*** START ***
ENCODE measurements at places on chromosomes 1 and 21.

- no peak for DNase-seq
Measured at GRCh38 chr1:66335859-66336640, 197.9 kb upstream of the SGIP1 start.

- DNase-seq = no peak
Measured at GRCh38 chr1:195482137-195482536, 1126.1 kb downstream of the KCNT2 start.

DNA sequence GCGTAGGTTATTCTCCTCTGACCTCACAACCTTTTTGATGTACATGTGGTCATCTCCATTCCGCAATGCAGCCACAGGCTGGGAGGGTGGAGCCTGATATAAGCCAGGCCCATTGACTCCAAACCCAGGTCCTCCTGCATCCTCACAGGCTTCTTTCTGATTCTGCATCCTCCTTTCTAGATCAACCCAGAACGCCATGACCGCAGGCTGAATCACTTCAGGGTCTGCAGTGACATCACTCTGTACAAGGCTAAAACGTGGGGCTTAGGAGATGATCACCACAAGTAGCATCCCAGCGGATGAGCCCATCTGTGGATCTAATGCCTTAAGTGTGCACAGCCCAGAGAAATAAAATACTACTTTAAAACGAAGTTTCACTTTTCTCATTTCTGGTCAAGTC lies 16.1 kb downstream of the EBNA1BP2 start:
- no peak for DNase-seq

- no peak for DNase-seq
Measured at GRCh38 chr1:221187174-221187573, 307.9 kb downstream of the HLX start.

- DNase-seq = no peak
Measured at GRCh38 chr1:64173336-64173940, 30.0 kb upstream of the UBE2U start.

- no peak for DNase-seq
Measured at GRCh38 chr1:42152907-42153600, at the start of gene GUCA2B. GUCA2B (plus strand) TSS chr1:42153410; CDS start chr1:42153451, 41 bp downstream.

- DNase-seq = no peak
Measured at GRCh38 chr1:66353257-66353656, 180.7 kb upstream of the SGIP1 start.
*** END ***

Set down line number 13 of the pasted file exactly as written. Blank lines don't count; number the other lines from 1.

Measured at GRCh38 chr1:42152907-42153600, at the start of gene GUCA2B. GUCA2B (plus strand) TSS chr1:42153410; CDS start chr1:42153451, 41 bp downstream.